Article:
|Publication number||US5330428 A|
|Application number||US 07/699,926|
|Publication date||19 Jul 1994|
|Filing date||14 May 1991|
|Priority date||14 May 1991|
|Publication number||07699926, 699926, US 5330428 A, US 5330428A, US-A-5330428, US5330428 A, US5330428A|
|Inventors||Lixiao Wang, Bruce H. Rau, David Sogard|
|Original Assignee||Scimed Life Systems, Inc.|
|Export Citation||BiBTeX, EndNote, RefMan|
|Patent Citations (48), Non-Patent Citations (59), Referenced by (107), Classifications (9), Legal Events (5)|
|External Links: USPTO, USPTO Assignment, Espacenet|
The present invention generally relates to a dilatation catheter fitted with an inflatable balloon which expands against the internal walls of a vessel to open or dilate a constriction, stenois or occlusion-of the vessel and, particularly, relates to a dilatation catheter for use in percutaneous transluminal coronary angioplasty.
Percutaneous transluminal coronary angioplasty (PTCA) is an efficient and effective procedure for treating vascular disease caused by or associated with stenosis of coronary arteries. Typically, a physician fluoroscopically guides a catheter fitted with an expandable balloon, from an entry point at the femoral artery, through a patient's arterial system to the site of the stenoisis or occlusion. The expandable balloon of the catheter is then positioned across the stenosis or occlusion and the balloon is inflated with fluid to dilate the artery and open the obstructed passageway. The dilated artery reestablishes an acceptable blood flow through the artery without resorting to more serious, invasive surgical procedures such as grafts or by-passes.
The PTCA procedure places unique demands on the types of materials needed to fabricate a catheter fitted with an expandable balloon. The physical properties and characteristics of a desirable balloon may result in certain characteristics being balanced against others. For example, a minimum balloon profile is advantageous because it allows the balloon to easily reach and then traverse tight stenosis or occlusions with minimum trauma to arterial vessels. A minimum balloon profile may be achieved by minimizing the wall thickness of the balloon material but thinner walls of the balloon material gives a weaker balloon (compared to a thicker wall) and thus reduces the amount of pressure that can safely be used to inflate the balloon and open a stenosis.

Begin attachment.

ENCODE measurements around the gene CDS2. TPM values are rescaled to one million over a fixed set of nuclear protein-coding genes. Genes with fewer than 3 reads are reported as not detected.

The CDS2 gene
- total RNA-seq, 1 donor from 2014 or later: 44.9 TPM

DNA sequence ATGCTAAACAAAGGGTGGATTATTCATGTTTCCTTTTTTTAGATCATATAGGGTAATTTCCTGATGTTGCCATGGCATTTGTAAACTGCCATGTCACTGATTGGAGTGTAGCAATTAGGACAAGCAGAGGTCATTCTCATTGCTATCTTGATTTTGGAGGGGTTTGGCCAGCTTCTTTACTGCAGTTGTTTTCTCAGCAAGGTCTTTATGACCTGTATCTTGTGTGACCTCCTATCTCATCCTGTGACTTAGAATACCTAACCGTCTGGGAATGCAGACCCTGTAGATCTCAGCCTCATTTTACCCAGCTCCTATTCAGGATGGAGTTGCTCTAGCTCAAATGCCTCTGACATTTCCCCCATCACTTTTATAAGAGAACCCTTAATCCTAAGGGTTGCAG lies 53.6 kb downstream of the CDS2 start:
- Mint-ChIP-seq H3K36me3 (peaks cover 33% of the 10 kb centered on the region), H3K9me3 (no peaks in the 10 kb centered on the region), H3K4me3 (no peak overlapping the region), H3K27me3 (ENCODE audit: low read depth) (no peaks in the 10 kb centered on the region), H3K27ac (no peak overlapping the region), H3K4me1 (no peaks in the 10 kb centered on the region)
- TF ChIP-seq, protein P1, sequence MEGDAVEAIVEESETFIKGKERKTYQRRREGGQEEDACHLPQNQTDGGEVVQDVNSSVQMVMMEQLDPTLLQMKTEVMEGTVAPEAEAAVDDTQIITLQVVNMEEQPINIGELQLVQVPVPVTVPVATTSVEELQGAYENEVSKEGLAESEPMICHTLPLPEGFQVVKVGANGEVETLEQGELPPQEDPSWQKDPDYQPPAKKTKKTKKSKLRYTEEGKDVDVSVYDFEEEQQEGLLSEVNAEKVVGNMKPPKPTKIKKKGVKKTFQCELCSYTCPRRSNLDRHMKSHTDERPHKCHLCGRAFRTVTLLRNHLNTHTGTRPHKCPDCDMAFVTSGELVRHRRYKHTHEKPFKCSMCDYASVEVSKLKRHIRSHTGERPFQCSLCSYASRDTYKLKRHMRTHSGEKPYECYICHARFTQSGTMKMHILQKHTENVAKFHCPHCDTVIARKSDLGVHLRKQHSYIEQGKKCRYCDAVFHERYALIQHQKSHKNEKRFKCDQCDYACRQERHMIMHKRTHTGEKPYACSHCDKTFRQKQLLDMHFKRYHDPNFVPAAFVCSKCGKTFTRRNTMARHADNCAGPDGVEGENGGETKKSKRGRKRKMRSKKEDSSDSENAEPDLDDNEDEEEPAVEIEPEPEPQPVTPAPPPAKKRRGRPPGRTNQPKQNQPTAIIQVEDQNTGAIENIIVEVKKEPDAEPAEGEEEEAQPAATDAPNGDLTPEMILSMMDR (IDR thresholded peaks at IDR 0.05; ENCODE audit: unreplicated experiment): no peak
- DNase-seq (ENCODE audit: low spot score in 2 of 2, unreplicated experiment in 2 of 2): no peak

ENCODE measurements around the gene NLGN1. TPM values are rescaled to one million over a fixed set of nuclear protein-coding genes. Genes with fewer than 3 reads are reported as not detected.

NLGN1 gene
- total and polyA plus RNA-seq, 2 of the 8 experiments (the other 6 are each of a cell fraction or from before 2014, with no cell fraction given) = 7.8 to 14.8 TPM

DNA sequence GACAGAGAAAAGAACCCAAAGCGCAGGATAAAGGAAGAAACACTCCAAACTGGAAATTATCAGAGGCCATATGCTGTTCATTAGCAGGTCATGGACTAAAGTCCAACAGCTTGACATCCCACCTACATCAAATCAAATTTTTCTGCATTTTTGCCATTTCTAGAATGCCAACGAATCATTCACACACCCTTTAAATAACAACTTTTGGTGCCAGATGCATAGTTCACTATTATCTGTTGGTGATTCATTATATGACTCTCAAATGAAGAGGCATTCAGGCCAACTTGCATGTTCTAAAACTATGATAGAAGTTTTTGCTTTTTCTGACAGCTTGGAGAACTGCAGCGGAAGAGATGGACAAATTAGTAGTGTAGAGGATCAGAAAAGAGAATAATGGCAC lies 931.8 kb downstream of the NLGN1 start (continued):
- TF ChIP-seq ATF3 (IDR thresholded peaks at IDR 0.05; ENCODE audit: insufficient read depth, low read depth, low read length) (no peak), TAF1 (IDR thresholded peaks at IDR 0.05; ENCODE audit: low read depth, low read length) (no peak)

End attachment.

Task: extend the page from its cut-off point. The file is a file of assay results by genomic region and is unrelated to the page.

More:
Similarly, very strong thermoplastic materials that are sufficiently strong enough to allow for minimum balloon wall thicknesses tend to be rigid, hard or stiff compared to more elastomeric materials that tend to be flexible, soft and deformable. Using stronger materials may give a minimum profile balloon but the stiffness of the material may be more likely to injure or traumatize the vascular system as the balloon is positioned to and then across a stenosis or occlusion.
In the past, PTCA catheter balloons have been made from polymeric materials which gave balloons that may be broadly categorized into two groups: a) non-distensible balloons and b) distensible balloons. Non-distensible balloons typically inflate to a nominal diameter and then do not significantly stretch or expand beyond that diameter as the pressure is increased. These types of balloons are not stretchable or compliant. See, for example, U.S. Pat. No. 32,983 to Levy which describes a biaxially oriented, polyethylene terephthalate homopolymer (PET) balloon. In comparison, distensible balloons typically inflate to a nominal diameter and then continue to stretch or expand as the inflation pressure is increased until the strength of the balloon material is exceeded and the balloon bursts. Polyvinyl chloride, polyethylenes and homopolymers or copolymers of olefins have been used to make distensible balloons. See, for example, U.S. Pat. No. 4,154,244 to Becker et al. which describes a thermoplastic rubber balloon.
Distensible balloon materials such as polyvinyl chlorides and polyethylenes characteristically have lower tensile strengths compared to non-distensible balloon materials such as PET or polyimides. The comparatively lower tensile strength of distensible balloon may increase the risk of possible balloon failure if the balloon is over inflated.
Distensible balloons having high expansion properties also present the risk that a blood vessel may be damaged or ruptured due to uncontrolled overinflation. Even so, the relatively high expansion properties of distensible balloons compared to non-distensible balloons provides some advantages. The distensible balloon gives the physician some margin of error in matching a specifically sized balloon with the size of the vessel at the stenosis site. At least in theory, the physician will select a balloon which has the same inflated diameter as the finally dilated artery. In practice; however, assessment of the artery's size can be miscalculated and the greater expansion of a distensible balloon allows the physician to obtain a correct dilatation diameter by using higher inflation pressures (provided, of course, that the balloon material may handle such higher pressures).